Monday, January 13, 2014

A journey, part 1: Waiting for a sign

Over the next 5 days I will be posting this story in five parts: a journey of doubt, loneliness, and renewal in my college years. I may be more of an over-analyzer than most, but I don't think I'm the only one who has experienced this sort of thing. I hope you enjoy.

When I was seven, driving home from church with my mother, the thought first occurred to me that all my bedtime prayers for Uncle Rob and Grandma might be evaporating into space. I asked God to drop a slip of paper in my front yard confirming his existence.

Twelve years later, halfway through sophomore year at a Minnesota liberal arts college, I found myself running on wooded trails, letting my mind untangle philosophical theories and broken relationships and possible origins of the material world.  I saw a white sheet of paper tacked to a tree and hoped for a split-second it was my note.

I don’t remember exactly how it started, but I know how it felt.

Singing, in a choir of 500 at Christmastime in Minnesota—some of the most beautiful choral music in the world about the birth of Christ—and thinking, “This is a cult. This is absurd. We are singing to a baby and calling him God.”

Waking up in a tourist hotel at 4:30 a.m. in a strange land—Dhaka, Bangladesh. Remembering yesterday’s newspaper reports about extremists bombing tourist hotels, and praying the twenty-third Psalm, only to find no solid ground, no comfort for my fears.

Meeting Muhammad, Darwin, Marx, Descartes, and Virginia Woolf and finding them brilliant. My head spinning with theories, my stomach sinking as I heard scholars explain away morality, miracles, creation.

Waking up one more morning in a panic. I hadn’t slept the questions away.

Sitting in a room of laughing Christians, trying my best to move to the same worship music they did, to smile in the same passionate way they did, realizing I didn’t fit anymore.  


At first, as I felt questions rising within, I didn’t take them seriously. I mean really, I had always been one of the most Christian Christians I knew. My mom worked at the church, and I was born into the arms of church ladies. In first grade I wrote notes to all my friends: Dear Nicole, I hope you know that Jesus died to save you from your sins. Love, Katie. In sixth grade I started cutting out my favorite songs and prayers from church bulletins and pasting them in a journal. Ninth grade gave me my first major dose of failures, and I would fall asleep crying and listening to my Jesus music: “Who is this King of Glory who pursues me with his love?” In eleventh grade, all day I longed for 11 p.m., when I would slide under the covers to read the Bible and fill in the blanks of my Beth Moore devotional book.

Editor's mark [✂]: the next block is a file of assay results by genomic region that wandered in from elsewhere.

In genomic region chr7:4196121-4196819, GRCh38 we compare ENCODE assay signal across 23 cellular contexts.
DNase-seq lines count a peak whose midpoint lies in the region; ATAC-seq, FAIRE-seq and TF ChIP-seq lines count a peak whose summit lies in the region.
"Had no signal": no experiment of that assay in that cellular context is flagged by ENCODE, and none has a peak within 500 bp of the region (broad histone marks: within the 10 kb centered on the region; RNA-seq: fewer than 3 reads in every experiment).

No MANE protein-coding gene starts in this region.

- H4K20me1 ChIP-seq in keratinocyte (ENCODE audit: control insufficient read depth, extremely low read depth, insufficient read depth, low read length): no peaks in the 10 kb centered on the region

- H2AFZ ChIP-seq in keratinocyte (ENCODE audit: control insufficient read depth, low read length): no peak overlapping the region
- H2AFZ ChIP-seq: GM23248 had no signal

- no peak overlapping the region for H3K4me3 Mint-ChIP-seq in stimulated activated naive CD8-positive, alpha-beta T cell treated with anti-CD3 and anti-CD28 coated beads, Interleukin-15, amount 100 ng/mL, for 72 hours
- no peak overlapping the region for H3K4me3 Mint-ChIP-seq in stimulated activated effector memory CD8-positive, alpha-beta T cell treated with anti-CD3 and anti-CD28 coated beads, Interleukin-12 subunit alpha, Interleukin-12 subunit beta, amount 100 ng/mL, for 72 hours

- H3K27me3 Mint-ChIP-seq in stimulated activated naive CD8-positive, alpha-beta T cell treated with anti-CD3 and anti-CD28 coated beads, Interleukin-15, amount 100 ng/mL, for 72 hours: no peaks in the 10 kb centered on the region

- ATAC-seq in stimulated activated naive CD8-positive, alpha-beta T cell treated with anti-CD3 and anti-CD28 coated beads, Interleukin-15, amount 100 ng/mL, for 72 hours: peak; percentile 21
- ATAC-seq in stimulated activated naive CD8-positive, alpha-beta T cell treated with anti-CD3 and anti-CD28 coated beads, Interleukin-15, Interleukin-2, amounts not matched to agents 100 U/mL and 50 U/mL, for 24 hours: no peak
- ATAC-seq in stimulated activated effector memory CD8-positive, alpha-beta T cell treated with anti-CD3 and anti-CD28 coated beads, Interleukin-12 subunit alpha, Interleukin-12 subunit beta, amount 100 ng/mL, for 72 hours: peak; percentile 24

I was earnest. But I was not sheltered. Even when I was young, I knew that there was a place for debate and disagreement within the church. Every Friday my parents took me to Amy’s house. Amy, who was two years older than me, turned activist in high school, and Fridays at her house turned into debate night. She introduced a topic, like capital punishment or evolution. I half-heartedly recited the conservative mantra of my Sunday School teacher, and she quoted Jesus. She gave me Dead Man Walking and quickly convinced me we should abolish the death penalty. She made me think about the poor and homeless. She told to master French (she would take care of Spanish) so that one day we could start an organization to help immigrants and refugees.

By the time I started college, I was planning to major in English and Environmental studies so I could work with a nonprofit to combat world hunger. I had read theology, apologetics, and most of the Bible. I had thought through everything, theological, social, and political. I was still in process, but I had a complex working set of beliefs centered on Jesus’ grace. I was ready to change the world.

So how could I be experiencing these kinds of fears and questions?

Want to keep reading? Part 2 is up.


  1. Katie! I am moved hearing this story; you inspire me. Can't wait to read more.

  2. I love this blog ministry! And praise God for you! Yay for great words and ideas, future The Rev. Murcky